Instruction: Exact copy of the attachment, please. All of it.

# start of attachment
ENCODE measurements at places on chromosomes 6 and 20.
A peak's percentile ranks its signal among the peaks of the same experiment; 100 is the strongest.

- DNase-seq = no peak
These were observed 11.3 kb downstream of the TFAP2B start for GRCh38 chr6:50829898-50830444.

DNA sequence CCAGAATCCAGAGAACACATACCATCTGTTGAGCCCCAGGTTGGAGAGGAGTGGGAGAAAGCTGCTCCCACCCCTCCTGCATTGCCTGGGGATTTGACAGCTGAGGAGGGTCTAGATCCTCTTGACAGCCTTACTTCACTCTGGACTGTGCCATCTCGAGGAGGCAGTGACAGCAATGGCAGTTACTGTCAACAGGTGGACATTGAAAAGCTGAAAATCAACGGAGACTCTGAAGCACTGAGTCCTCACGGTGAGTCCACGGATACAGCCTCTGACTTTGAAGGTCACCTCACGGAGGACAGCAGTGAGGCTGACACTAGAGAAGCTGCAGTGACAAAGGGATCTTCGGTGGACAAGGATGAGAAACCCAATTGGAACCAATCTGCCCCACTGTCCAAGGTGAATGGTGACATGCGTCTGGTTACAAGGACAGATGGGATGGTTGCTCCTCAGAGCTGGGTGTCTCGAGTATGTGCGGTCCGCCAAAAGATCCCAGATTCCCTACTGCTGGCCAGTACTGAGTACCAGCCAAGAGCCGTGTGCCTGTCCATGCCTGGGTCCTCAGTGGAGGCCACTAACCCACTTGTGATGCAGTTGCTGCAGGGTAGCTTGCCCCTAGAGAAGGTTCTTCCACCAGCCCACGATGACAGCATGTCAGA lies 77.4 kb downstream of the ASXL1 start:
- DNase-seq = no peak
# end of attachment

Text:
ENCODE measurements at places on chromosomes 6 and 20.
A peak's percentile ranks its signal among the peaks of the same experiment; 100 is the strongest.

- DNase-seq = no peak
These were observed 11.3 kb downstream of the TFAP2B start for GRCh38 chr6:50829898-50830444.

DNA sequence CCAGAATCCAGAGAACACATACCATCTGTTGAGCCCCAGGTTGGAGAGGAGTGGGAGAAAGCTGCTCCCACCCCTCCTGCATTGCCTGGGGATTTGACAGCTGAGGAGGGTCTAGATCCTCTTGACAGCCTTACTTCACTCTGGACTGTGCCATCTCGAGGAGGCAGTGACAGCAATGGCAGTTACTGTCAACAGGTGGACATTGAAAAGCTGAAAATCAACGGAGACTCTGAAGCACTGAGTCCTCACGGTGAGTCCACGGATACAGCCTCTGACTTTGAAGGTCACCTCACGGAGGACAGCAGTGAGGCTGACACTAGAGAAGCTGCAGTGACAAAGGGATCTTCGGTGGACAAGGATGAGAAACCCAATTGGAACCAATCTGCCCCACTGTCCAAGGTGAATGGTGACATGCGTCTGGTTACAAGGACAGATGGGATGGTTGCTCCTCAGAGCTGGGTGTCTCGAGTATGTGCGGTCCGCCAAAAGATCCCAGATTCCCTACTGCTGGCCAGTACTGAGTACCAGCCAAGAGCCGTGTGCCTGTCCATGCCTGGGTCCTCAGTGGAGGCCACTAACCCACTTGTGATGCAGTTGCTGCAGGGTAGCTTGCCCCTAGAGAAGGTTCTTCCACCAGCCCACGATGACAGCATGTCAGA lies 77.4 kb downstream of the ASXL1 start:
- DNase-seq = no peak